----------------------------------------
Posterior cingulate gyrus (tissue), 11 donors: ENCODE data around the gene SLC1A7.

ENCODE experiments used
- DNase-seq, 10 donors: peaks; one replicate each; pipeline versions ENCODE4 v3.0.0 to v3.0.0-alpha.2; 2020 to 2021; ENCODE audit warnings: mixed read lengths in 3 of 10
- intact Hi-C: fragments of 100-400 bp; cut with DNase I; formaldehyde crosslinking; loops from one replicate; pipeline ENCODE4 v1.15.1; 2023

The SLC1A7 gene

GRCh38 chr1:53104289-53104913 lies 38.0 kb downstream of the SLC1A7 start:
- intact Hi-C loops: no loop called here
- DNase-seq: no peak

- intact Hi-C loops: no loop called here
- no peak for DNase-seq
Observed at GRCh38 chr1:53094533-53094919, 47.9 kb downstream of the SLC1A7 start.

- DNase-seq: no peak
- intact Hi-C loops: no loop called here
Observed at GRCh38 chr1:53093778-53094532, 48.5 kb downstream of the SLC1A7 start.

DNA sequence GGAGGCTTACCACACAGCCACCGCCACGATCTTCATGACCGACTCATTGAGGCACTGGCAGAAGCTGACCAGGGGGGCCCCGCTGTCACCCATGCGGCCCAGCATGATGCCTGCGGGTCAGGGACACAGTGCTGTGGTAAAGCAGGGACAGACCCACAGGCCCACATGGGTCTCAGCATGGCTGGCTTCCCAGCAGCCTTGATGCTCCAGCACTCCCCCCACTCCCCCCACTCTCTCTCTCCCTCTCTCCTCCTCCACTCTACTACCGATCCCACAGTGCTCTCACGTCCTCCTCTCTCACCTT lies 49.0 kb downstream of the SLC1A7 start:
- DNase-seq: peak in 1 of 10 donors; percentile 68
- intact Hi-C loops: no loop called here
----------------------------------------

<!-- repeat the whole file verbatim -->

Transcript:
Posterior cingulate gyrus (tissue), 11 donors: ENCODE data around the gene SLC1A7.

ENCODE experiments used
- DNase-seq, 10 donors: peaks; one replicate each; pipeline versions ENCODE4 v3.0.0 to v3.0.0-alpha.2; 2020 to 2021; ENCODE audit warnings: mixed read lengths in 3 of 10
- intact Hi-C: fragments of 100-400 bp; cut with DNase I; formaldehyde crosslinking; loops from one replicate; pipeline ENCODE4 v1.15.1; 2023

The SLC1A7 gene

GRCh38 chr1:53104289-53104913 lies 38.0 kb downstream of the SLC1A7 start:
- intact Hi-C loops: no loop called here
- DNase-seq: no peak

- intact Hi-C loops: no loop called here
- no peak for DNase-seq
Observed at GRCh38 chr1:53094533-53094919, 47.9 kb downstream of the SLC1A7 start.

- DNase-seq: no peak
- intact Hi-C loops: no loop called here
Observed at GRCh38 chr1:53093778-53094532, 48.5 kb downstream of the SLC1A7 start.

DNA sequence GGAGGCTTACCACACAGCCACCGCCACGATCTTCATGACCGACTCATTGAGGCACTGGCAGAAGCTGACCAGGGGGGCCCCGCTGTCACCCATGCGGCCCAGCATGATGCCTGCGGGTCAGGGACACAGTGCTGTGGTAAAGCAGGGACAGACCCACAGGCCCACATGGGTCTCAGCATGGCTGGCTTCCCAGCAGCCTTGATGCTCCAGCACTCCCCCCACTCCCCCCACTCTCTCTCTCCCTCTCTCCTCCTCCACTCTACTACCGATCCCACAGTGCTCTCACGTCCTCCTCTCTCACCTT lies 49.0 kb downstream of the SLC1A7 start:
- DNase-seq: peak in 1 of 10 donors; percentile 68
- intact Hi-C loops: no loop called here